Jupiter is closest to Earth since 1963. Of course "close" is a relative term. In this case, close means the solar system's largest world will be "only" 368 million miles from Earth.
Jupiter and Earth are at opposition. That doesn't mean they're enemies. "Opposition" means a planet will be on the opposite side of Earth from the Sun. Planets shine brightest, are often but not always closest at opposition.
Jupiter will rise in the east-southeast soon after sunset, looking like a brilliant star, and all night long it will be the brightest object in the sky other than our Moon!
A decent pair of binoculars will show you the bright planetary disk with two "stars" on either side; those are the four Galilean moons, named after Italian astronomer Galileo Galilei who discovered them in 1610.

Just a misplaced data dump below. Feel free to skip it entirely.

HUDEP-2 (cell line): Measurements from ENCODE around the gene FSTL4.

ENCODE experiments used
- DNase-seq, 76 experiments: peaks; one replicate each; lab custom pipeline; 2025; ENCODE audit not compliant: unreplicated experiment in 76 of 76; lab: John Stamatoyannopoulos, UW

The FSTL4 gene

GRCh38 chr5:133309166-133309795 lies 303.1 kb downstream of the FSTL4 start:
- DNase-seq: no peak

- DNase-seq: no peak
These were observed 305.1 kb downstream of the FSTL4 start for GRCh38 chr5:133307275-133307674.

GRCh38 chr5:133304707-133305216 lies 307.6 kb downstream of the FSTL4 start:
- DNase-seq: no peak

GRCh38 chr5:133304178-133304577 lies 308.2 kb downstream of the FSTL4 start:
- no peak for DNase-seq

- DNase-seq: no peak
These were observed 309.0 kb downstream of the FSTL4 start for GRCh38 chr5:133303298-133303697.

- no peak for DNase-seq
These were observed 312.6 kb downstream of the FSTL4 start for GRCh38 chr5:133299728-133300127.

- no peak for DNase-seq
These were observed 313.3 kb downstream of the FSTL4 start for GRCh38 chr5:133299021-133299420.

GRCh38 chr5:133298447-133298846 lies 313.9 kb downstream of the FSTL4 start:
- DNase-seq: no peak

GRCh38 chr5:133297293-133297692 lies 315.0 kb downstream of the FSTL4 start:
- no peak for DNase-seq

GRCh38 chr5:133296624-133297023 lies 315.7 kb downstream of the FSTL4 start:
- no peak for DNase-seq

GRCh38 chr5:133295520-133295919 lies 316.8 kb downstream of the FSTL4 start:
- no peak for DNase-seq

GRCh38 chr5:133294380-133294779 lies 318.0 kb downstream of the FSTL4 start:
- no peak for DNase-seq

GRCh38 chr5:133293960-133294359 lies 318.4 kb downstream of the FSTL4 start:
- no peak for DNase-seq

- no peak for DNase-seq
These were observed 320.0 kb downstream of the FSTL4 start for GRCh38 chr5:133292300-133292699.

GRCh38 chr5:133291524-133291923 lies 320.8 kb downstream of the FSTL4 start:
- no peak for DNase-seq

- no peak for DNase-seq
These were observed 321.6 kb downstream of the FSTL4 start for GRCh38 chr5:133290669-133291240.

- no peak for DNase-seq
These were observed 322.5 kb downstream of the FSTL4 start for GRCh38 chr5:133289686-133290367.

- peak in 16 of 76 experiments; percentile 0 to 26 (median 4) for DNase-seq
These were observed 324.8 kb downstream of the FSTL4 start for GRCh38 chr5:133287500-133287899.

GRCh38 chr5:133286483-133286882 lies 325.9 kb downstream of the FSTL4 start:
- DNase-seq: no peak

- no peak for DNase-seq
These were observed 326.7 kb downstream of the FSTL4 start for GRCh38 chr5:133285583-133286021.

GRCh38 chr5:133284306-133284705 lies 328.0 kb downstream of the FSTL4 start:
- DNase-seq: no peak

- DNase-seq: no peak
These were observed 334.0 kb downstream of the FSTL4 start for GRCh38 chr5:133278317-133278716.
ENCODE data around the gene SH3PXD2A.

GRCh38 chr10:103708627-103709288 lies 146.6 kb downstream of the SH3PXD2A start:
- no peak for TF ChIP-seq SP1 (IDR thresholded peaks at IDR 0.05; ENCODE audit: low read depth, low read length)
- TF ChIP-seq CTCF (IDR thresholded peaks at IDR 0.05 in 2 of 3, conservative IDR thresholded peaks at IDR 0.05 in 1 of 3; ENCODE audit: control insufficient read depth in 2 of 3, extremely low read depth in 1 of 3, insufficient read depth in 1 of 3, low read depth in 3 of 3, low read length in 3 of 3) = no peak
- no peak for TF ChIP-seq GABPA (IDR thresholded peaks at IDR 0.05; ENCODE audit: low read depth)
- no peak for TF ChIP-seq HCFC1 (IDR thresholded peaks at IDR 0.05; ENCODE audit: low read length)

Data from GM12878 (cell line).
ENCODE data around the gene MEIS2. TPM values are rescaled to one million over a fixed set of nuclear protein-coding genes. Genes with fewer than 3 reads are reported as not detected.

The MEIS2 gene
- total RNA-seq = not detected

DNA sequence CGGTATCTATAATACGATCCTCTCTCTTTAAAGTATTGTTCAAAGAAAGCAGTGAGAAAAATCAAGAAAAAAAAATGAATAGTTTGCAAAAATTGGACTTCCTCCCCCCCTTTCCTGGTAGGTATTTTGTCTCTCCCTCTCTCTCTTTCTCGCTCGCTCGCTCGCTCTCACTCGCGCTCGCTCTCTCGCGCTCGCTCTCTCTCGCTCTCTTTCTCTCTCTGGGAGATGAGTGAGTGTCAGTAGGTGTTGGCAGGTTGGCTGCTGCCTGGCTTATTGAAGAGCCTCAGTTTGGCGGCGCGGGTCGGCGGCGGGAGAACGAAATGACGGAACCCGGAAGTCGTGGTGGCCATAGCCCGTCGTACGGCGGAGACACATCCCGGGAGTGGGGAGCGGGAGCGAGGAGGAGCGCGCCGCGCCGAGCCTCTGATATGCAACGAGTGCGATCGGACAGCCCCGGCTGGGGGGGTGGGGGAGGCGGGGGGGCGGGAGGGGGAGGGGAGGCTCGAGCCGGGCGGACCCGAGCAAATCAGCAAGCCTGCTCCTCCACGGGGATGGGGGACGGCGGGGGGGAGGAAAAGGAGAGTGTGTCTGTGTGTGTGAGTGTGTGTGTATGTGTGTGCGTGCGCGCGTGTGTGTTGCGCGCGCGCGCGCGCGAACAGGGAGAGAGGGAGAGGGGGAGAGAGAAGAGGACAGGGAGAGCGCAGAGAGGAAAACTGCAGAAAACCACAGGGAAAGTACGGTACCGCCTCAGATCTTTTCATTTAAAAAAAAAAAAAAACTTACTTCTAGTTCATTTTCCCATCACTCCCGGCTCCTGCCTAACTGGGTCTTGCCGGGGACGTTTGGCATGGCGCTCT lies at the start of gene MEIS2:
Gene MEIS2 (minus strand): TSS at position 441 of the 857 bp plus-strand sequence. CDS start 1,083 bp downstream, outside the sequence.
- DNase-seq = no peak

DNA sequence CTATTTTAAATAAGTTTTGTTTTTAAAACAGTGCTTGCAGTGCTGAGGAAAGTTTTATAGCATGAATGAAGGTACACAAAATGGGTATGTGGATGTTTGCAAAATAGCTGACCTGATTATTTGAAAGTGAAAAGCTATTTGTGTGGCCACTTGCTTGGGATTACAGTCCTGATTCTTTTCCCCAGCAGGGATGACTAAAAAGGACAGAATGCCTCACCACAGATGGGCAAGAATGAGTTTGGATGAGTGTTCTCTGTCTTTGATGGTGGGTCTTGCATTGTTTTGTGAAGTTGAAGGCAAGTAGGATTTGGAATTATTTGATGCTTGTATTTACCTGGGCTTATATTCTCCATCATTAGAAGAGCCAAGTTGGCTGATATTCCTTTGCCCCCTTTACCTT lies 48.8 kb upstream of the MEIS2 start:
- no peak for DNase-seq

Watch closely: around 9:45 EDT tonight (Sept. 21) Europa begins transit of Jupiter! Binoculars see Europa disappear; big telescopes are needed to see the transit -- Europa passing in front of its giant "parent."
Jupiter and blue-green Uranus will be in a rare double opposition to Earth tonight, Tuesday, Sept. 21. That will not happen again until the year 2037.
Uranus, on its "close" approach really does make Jupiter look like a next-door neighbor. For while Jupiter will be a "mere" 368 million miles away, Uranus floats in the cold far reaches of the Sun's family 1.8 billion miles from us tonight.